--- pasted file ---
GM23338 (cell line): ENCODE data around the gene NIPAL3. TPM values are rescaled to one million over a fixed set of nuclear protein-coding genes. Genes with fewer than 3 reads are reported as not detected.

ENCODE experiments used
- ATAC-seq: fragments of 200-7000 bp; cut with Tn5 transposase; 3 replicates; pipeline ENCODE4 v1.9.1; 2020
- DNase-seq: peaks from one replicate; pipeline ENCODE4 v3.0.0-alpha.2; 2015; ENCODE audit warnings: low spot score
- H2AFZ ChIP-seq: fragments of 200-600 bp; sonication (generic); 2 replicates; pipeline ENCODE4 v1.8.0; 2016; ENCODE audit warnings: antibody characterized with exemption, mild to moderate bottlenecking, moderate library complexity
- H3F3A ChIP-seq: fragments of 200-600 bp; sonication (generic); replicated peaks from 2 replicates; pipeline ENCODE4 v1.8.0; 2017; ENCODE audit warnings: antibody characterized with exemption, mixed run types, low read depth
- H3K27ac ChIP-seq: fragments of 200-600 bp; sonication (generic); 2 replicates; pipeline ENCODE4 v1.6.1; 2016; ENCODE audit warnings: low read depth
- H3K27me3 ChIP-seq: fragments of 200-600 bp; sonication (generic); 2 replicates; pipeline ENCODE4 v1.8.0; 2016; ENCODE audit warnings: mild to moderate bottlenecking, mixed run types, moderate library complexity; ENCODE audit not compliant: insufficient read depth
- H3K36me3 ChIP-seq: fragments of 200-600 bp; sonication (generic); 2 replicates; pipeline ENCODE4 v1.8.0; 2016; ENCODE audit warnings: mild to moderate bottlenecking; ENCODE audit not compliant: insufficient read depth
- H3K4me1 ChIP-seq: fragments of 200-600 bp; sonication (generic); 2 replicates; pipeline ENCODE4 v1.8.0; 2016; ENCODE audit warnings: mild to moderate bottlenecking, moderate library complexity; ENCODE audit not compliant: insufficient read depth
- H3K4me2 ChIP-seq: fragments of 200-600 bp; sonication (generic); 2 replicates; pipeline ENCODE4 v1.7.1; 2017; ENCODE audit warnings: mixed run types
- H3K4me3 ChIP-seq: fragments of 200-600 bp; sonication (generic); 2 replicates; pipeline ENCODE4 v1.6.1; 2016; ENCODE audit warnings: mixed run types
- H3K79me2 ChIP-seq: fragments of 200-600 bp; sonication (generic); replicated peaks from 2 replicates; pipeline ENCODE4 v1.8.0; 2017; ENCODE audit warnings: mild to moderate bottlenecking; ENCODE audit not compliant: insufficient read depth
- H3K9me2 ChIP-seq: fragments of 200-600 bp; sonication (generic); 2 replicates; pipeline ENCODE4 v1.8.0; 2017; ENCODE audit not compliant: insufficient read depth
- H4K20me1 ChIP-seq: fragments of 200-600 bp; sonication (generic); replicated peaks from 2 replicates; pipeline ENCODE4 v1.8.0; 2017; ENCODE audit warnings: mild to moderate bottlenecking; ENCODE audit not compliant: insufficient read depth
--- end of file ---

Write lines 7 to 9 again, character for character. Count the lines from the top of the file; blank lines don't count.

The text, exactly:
- H3K27ac ChIP-seq: fragments of 200-600 bp; sonication (generic); 2 replicates; pipeline ENCODE4 v1.6.1; 2016; ENCODE audit warnings: low read depth
- H3K27me3 ChIP-seq: fragments of 200-600 bp; sonication (generic); 2 replicates; pipeline ENCODE4 v1.8.0; 2016; ENCODE audit warnings: mild to moderate bottlenecking, mixed run types, moderate library complexity; ENCODE audit not compliant: insufficient read depth
- H3K36me3 ChIP-seq: fragments of 200-600 bp; sonication (generic); 2 replicates; pipeline ENCODE4 v1.8.0; 2016; ENCODE audit warnings: mild to moderate bottlenecking; ENCODE audit not compliant: insufficient read depth